New enhancements to EMC’s Atmos Cloud Delivery Platform are designed to ease the way enterprises and service providers implement and access public and private cloud storage. VMware vApp packaging should simplify installation, and improved visibility and reporting tools provide the means to expand cloud metering services and improve administrative reporting and controls.
In addition, the new tools can help enterprises transform IT into an internal service organization, enhancing cross-business agility, efficiency and cost savings.
EMC also announced that its GeoDrive solution now supports Linux (Red Hat and SLES) and Windows operating systems, enabling instant access for Linux users and applications to any Atmos cloud without ever having to write a single line of code. GeoDrive requires no API integration for Atmos-based clouds and includes a set of rich features and security capabilities including encryption, compression and throttling.
This all sounds pretty good on paper, but the enhancements to EMC’s Atmos Cloud Delivery Platform are best considered in the context of the IT as a Service evolution that has fundamentally changed computing for both enterprises and consumers.
All You Can Eat vs. A La Carte
At one time, IT organizations acted like “all you can eat” restaurants, delivering and supporting computing resources whenever and wherever they were needed. However, as computing permeated virtually every facet of business and became a common tool for all employees, companies began to realize their data centers had become ever-escalating cost centers with no end in sight. That situation was particularly acute for data storage, where rampant consumption made growth essentially unsustainable.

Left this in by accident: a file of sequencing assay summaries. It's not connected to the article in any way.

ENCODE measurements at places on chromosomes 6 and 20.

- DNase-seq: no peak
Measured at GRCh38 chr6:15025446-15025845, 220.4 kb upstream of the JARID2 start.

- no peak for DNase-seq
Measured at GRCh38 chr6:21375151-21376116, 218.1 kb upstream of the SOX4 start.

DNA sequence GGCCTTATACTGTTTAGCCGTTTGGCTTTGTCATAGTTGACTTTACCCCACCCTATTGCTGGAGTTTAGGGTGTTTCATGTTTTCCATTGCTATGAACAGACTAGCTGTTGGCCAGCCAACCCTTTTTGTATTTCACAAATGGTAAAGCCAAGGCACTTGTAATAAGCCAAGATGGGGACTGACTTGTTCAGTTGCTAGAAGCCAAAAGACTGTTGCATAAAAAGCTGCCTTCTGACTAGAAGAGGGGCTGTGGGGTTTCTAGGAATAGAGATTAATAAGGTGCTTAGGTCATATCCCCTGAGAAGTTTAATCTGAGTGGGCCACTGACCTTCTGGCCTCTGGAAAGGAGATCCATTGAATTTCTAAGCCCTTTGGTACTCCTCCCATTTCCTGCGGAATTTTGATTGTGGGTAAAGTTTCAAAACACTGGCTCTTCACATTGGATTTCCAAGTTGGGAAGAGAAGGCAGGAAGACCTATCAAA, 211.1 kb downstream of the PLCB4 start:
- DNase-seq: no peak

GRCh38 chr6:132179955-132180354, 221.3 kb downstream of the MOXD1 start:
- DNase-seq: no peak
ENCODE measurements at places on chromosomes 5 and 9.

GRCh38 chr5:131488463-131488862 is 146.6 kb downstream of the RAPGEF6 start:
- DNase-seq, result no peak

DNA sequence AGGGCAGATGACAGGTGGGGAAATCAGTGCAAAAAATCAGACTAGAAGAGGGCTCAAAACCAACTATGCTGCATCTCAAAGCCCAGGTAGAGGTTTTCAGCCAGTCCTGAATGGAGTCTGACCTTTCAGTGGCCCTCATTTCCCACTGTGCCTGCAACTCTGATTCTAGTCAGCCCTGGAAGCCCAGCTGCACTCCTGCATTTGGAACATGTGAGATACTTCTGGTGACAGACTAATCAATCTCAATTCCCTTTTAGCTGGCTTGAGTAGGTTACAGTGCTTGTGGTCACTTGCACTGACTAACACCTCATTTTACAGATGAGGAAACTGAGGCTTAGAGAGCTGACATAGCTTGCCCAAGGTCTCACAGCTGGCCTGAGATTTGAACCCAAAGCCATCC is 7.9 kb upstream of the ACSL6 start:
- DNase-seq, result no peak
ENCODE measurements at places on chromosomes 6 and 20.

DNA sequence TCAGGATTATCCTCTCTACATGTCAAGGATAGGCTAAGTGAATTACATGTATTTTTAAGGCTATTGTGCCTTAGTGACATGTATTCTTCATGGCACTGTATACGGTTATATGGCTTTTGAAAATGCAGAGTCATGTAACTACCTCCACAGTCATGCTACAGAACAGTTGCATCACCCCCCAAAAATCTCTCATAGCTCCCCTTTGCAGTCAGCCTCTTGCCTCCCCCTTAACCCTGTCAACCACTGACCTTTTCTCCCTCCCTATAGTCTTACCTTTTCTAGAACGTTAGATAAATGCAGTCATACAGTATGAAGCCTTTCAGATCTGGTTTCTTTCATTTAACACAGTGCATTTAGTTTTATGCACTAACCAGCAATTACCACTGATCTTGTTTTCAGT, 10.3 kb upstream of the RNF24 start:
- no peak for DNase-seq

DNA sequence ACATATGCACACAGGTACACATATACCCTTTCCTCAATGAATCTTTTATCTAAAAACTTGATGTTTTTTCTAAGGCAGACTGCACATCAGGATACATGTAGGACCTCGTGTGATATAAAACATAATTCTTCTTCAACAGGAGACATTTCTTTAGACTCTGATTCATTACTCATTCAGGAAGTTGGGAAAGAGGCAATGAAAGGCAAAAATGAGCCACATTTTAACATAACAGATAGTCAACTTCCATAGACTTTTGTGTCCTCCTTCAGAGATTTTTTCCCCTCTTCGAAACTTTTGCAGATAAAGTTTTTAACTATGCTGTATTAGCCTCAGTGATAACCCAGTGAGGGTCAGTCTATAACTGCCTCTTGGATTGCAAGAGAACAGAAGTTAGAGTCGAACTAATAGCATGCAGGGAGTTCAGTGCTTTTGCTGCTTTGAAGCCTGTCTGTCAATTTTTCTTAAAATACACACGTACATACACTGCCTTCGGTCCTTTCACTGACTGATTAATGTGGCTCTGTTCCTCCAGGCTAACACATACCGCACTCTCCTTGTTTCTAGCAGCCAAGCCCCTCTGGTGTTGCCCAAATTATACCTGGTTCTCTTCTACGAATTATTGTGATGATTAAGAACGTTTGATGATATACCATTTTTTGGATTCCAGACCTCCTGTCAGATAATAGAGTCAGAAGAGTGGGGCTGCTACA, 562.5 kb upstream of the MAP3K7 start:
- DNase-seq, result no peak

Moving to an “a la carte” IT as a Service delivery model allows companies to easily provision and accurately charge back business units and work groups for the IT resources workers consume. Service providers and other vendors are increasingly taking this model into the consumer market via cloud-based offerings that allow users to utilize applications and access documents and files stored within online repositories.
What does any of this have to do with EMC’s Atmos and GeoDrive? Just this: While the need and demand for cloud-based services and storage are assuredly growing, building and managing home-grown infrastructures required to support such services takes considerable time — and can also be both expensive and risky propositions.
A Better Way
Not surprisingly, EMC has a better idea: Offering its Atmos technologies, which were designed from the ground up for managing information residing within globally distributed big data and cloud storage environments, as the basis of its cloud delivery platform for enterprises and service providers. By doing so, the company is able to offer a complete, turnkey solution for Storage as a Service that allows customers to get up and running with minimal cost, time and risk.
How so? Packaging the Atmos Cloud Delivery Platform as a vApp makes setup a breeze for virtualization-savvy administrators and allows the new solution to be easily incorporated into existing VMware environments. The new administrative portal and management tools can improve organizations’ insight into their data resources.
Finally, extending EMC’s GeoDrive support to Red Hat and SLES Linux means that the Atmos Cloud Delivery Platform can now be used by business organizations, users and Storage as a Service offerings of virtually any and every sort.
Overall, EMC’s new additions and enhancements to the Atmos Cloud Delivery Platform and GeoDrive have made already-good solutions even better. That, in turn, should help improve the efforts of cloud-minded enterprises and SPs, as well as their paying customers’ quality of service.